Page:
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Lecture 25
MOSFET Basics (Understanding with Math)
Reading: Pierret 17.1-17.2 and Jaeger 4.1-4.10 and
Notes
Georgia Tech
ECE 3040 - Dr. Alan Doolittle
MOS Transistor I-V Derivation
With our expression relating the Gate voltage to the surface potential and
the fact that S=2F we can determine the value of the threshold voltage
VT  2 F 
VT  2 F 
S
2qN A
C ox
S
2 F 
S
2qN D
 2 F 
C ox
S
(for n - channel devices)
(for p - channel devices)
where,
C ox 
 ox
xox
is the oxide capacitance per unit area
Where we have made use of the use of the expression,
 S  KS o
Georgia Tech
ECE 3040 - Dr. Alan Doolittle
MOS Transistor I-V Derivation
Coordinate Definitions for our “NMOS” Transistor
x=depth into the semiconductor
from the oxide interface.
y=length along the channel from
the source contact
z=width of the channel
xc(y) = channel depth (varies
along the length of the channel).
n(x,y)= electron concentration
at point (x,y)
n(x,y)=the mobility of the
carriers at point (x,y)
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Device width is Z
Channel Length is L
Assume a “Long Channel” device (for
now do not worry about the channel
length modulation effect) ECE 3040 - Dr. Alan Doolittle
MOS Transistor I-V Derivation
Concept of Effective mobility
The mobility of carriers near the interface is
significantly lower than carriers in the
semiconductor bulk due to interface
scattering.
Since the electron concentration also varies
with position, the average mobility of
electrons in the channel, known as the
effective mobility, can be calculated by a
weighted average,
n


x  xc ( y )
x 0

 n ( x, y )n( x, y )dx
x  xc ( y )
x 0
Empirically
n 
n( x, y )dx
or defining ,
QN ( y )   q 
x  xc ( y )
x 0
n( x, y )dx
ch arg e / cm 
 q x  xc ( y )
n 
 n ( x, y )n( x, y )dx

x

0
QN ( y )
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o
1   VGS  VT 
where,  o and  are constants
2
ECE 3040 - Dr. Alan Doolittle
MOS Transistor I-V Derivation
Drain Current-Voltage Relationship
In the Linear Region, VGS>VT and 0<VDS<Vdsat
J N  q n nE  qDN n
Neglecting the diffusion current, and recognizing the current is
only in the y-direction,
J N  J Ny
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d
 q n nE y  q n n
dy
ECE 3040 - Dr. Alan Doolittle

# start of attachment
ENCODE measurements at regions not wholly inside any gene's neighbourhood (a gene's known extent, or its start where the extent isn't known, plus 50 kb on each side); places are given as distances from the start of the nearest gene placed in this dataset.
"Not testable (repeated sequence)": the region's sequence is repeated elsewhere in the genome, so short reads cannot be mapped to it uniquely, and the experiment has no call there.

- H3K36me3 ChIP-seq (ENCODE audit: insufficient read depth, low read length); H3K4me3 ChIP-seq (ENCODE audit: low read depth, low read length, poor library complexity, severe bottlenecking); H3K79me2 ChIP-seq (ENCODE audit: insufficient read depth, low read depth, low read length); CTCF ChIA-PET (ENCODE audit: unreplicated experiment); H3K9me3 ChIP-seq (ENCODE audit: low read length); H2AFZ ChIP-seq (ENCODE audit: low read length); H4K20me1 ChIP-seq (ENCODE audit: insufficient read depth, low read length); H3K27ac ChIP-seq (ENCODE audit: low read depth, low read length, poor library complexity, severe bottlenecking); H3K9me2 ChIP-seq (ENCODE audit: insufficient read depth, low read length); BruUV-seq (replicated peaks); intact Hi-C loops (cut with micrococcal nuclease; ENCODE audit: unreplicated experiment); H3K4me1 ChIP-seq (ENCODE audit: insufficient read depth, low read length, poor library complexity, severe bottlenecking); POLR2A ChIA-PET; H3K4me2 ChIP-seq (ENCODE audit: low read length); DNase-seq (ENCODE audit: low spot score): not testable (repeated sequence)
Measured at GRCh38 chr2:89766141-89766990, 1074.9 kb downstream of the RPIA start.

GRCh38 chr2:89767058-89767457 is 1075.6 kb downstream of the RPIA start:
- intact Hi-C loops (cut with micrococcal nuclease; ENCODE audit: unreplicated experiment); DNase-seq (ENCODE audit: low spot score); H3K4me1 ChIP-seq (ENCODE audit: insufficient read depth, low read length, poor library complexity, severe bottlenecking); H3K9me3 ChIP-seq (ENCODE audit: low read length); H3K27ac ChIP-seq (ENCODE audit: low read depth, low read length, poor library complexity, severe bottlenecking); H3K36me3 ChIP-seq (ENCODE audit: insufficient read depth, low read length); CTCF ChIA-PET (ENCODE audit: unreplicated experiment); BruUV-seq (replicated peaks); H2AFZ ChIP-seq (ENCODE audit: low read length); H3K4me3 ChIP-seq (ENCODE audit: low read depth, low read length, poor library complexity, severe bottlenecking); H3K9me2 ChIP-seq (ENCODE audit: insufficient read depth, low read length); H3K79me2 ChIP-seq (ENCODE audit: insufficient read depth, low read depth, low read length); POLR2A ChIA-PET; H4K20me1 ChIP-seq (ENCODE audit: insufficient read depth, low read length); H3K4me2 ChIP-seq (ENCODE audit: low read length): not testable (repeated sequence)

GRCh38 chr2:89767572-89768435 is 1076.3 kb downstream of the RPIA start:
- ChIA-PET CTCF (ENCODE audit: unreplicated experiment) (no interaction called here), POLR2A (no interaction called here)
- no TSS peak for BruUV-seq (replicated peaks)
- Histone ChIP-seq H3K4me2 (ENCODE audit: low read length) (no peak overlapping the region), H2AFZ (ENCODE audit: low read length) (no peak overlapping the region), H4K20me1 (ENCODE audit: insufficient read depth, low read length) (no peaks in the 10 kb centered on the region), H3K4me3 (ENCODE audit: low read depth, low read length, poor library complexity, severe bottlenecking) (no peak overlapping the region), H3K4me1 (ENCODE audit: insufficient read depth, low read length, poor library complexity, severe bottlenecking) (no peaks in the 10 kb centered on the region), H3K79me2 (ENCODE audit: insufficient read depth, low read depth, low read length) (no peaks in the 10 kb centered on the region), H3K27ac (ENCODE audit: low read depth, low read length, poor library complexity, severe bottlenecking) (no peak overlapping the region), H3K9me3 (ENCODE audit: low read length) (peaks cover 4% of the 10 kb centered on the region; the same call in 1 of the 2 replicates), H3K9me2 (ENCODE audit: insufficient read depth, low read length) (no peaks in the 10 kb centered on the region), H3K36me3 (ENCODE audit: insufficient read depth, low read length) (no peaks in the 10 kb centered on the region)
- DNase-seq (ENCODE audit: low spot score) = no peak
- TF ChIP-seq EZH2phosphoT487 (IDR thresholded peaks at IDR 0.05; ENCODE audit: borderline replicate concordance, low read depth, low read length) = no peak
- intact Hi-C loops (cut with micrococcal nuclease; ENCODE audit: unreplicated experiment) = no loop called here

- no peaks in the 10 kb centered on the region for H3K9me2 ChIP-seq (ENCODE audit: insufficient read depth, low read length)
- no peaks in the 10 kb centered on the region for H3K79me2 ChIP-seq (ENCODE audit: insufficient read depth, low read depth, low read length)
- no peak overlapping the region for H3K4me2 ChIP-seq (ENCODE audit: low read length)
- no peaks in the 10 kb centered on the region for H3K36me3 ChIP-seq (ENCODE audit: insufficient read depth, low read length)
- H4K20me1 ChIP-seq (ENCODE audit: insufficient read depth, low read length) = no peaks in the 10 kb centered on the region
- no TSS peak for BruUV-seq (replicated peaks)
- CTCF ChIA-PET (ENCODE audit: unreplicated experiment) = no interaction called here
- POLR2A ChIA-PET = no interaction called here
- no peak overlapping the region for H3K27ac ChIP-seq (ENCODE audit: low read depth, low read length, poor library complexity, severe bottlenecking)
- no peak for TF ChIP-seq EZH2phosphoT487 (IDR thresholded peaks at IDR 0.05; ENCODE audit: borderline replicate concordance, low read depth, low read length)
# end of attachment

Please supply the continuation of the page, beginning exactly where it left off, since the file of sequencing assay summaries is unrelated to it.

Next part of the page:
MOS Transistor I-V Derivation
Drain Current-Voltage Relationship
In the Linear Region, VGS>VT and 0<VDS<Vdsat
I D     J Ny dxdz  Z 
x  xc ( y )
x 0
J Ny dx
x  xc ( y )

d 
  q 
 n ( x, y )n( x, y )dx 
   Z
x 0

dy 

d
  Z  n QN
dy

yL
y 0
 VDS
I D dy   Z  n 
 0
 VDS
I D L  Z  n 
 0
 Z n
ID 
L
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 VDS

0
Q N d
QN d
Q N d
To find ID, we need an expression relating the
electrostatic potential,  and QN ECE 3040 - Dr. Alan Doolittle
MOS Transistor I-V Derivation
“Capacitor-Like” Model for QN
Assumptions:
•Neglect all but the mobile inversion charge (valid for deep inversion)
•For the MOSFET, the charge in the semiconductor is a linear function of
position along the semiconductor side of the plate. Thus,  varies from 0 to VDS
Since Cox 
dQ
,
dV
Source
MOS Capacitor
Only voltages above threshold create inversion charge
QN  Cox VGS  VT  for VGS  VT
Neglect the depletion region charge
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Drain
MOS Transistor
QN  Cox VGS  VT   
for VGS  VT
Note: Assuming a linear variation of potential along the channel
leads to an underestimation of current but is a good estimate for
hand calculations.
ECE 3040 - Dr. Alan Doolittle
MOS Transistor I-V Derivation
Using “Capacitor-Like” Model for QN we can estimate ID as:
 Z  n  V
ID 
  0 QN d
DS
L
 Z n
ID 
L
  VDS

Z  n C ox
ID 
L
0
 C ox VG  VT   d
2


VDS
VGS  VT V DS 

2


0  V DS  V Dsat
and VGS  VT
This is known as the “square law” describing the
Current-Voltage characteristics in the “Linear” or
“Triode” region.
Note the linear behavior for small VDS (can neglect VDS2 term). Note
the negative parabolic dependence for larger VDS but still VDS<VDsat
(can NOT neglect VDS2 term).
Georgia Tech
ECE 3040 - Dr. Alan Doolittle
MOS Transistor I-V Derivation
“Capacitor-Like” Model for QN
But what about the saturation region?
For VDS>Vdsat the voltage drop across our channel is VDsat with the remaining voltage
(VDS-VDsat) dropped across the pinch-off region
I D  I Dsat
Z  n C ox

L
2


V Dsat




V
V
V
 GS

T
Dsat
2


V Dsat  V DS
But the charge at the end of the channel is zero due to the pinched off channel,
Q N ( y  L)  C ox VGS  VT  V Dsat   0
VGS
or
 VT  V Dsat
Thus,
I D  I Dsat 
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
Z  n C ox
VGS  VT 2
2L

V Dsat  V DS
ECE 3040 - Dr. Alan Doolittle
MOS Transistor I-V Derivation
Summary of MOSFET IV Relationship
Z  n C ox
ID 
L
0  VDS
2


VDS




V
V
V
 GS

T
DS
2 

 V Dsat and VGS  VT
I D  I Dsat 

Z  n C ox
VGS  VT 2
2L

V Dsat  V DS
VDsat  VGS  VT
Georgia Tech
ECE 3040 - Dr. Alan Doolittle
MOS Transistor Applications
Voltage variable Resistor
An n-channel MOSFET has a gate width to length ratio of Z/L=100, un=200